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Author: Corinne Baud, with additional reporting by Becca Vaclavik

Shakespeare’s best roles for women? These are Will’s fierce female forces.

The 2019 CSF season is jam-packed with what many audiences and scholars consider to be Shakespeare’s “best” roles for women. Complex, interesting, heroic characters like “Twelfth Night”’s Viola, “As You Like It”’s Rosalind and the famed Juliet Capulet will grace the Mary Rippon and University Theatre stages throughout the summer.

Here, we unpack what makes these fierce females especially memorable in Shakespeare’s canon.

The Elizabethan woman

CSF audiences who have been with us since 2012 will remember Tina Packer’s “Women of Will”, a five-part play that examines Shakespeare’s relationship with his female characters and how he used those roles to voice some of his most subversive ideas. In her production notes, CSF dramaturg Hadley Kamminga-Peck unpacked what normal life was like for an Englishwoman in the Elizabethan era.

“A 16th-century Englishwoman’s life depended almost exclusively on the men around her … She was expected to be obedient to her husband, quiet and yielding, throughout their marriage; a man’s worst curse was having a shrew for a wife, since a husband should always be able to control her.”

Elizabethan women were often married in their early teens, and they would bear (on average) 15 children before dying in their mid-forties. It was—to put it lightly—not a great time to be a woman.

But, as Kamminga-Peck and Packer both point out, the typical Elizabethan woman is not the sort of woman Shakespeare wrote in his plays. The women of Shakespeare’s written world are extraordinary.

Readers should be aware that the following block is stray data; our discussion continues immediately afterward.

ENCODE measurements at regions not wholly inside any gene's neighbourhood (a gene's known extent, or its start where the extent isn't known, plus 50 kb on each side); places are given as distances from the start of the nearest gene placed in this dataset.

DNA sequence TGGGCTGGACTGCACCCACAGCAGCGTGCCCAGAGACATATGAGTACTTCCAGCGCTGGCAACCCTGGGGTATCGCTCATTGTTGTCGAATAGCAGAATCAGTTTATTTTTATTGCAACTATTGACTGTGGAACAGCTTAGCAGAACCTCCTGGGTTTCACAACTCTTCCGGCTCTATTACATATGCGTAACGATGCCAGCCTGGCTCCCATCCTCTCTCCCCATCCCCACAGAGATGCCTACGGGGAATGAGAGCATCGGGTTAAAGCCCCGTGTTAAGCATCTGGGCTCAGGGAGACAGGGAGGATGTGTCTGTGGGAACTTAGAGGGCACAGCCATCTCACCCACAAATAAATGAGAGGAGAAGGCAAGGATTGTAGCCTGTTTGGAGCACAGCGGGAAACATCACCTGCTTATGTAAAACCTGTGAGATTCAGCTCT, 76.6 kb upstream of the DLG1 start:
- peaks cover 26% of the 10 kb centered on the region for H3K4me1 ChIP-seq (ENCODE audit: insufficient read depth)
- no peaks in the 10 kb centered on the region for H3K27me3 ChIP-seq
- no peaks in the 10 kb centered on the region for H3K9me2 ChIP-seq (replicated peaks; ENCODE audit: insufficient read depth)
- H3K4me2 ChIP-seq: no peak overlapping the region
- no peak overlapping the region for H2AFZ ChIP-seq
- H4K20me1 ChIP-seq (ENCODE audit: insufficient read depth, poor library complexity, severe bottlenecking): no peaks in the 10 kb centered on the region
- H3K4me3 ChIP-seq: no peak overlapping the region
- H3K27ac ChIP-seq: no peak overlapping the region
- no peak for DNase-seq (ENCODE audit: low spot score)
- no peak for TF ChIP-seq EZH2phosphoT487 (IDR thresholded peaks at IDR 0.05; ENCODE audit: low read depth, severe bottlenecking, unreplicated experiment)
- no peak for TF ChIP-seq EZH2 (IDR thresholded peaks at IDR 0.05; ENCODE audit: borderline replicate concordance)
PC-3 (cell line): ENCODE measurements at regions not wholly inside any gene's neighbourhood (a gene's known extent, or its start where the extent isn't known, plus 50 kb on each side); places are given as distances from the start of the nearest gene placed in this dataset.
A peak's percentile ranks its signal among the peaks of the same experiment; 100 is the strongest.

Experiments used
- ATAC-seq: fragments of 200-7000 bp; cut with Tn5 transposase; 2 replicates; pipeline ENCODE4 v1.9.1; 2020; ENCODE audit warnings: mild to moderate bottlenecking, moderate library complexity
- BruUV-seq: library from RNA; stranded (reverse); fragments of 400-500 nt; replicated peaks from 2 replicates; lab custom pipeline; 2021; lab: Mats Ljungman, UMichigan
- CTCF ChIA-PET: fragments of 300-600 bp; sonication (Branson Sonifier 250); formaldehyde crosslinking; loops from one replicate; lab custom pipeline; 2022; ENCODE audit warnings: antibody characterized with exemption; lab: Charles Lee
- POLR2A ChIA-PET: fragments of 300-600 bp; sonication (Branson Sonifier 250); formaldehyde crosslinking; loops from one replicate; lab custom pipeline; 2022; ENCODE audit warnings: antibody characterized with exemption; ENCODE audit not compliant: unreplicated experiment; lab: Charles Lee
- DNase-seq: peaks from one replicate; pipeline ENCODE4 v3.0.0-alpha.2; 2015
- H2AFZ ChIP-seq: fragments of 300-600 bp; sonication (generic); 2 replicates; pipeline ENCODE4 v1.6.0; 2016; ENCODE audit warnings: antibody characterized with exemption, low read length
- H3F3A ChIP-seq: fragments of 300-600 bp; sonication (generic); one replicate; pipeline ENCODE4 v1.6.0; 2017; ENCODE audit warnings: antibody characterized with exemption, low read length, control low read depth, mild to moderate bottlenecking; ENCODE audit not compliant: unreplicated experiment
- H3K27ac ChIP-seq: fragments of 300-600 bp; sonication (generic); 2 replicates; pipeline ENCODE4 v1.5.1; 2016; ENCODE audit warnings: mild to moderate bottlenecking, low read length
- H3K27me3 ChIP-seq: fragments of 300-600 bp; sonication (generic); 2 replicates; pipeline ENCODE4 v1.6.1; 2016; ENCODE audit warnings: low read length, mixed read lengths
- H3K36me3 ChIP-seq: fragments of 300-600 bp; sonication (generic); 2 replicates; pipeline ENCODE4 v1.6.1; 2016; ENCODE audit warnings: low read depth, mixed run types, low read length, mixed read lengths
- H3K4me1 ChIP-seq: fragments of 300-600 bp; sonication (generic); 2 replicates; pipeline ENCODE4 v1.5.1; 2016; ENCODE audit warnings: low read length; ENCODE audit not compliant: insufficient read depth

Viola in “Twelfth Night”

Known for her wit and resilience, Viola is a force to be reckoned with. After being shipwrecked in a foreign land and losing her twin brother in the process, Viola promptly takes charge of her circumstances. She disguises herself as a man and gets a servant job in the household of Duke Orsino. No damsel in distress here!

“She’s brave, she’s fearless, and she has a real drive to keep going, no matter how hard things get,” says dramaturg Amanda Giguere. “But Viola also knows the difference between things she can change and things beyond her control.”

“I admire how resourceful and bold she is,” agrees Managing Director Wendy Franz. “She quickly thinks on her feet to problem solve and make her way in the world in spite of her circumstances.”

Rosalind in “As You Like It”

Rosalind from “As You Like It”—another famed cross-dressing Shakespearean character—is beloved for many of the same reasons as Viola. Rosalind is incredibly loyal to her family, but that trait coincides with fierce independence and autonomy.

Upon being exiled from court with her cousin Celia, Rosalind is determined to stay alive and survive by disguising both herself and Celia while living in the woods.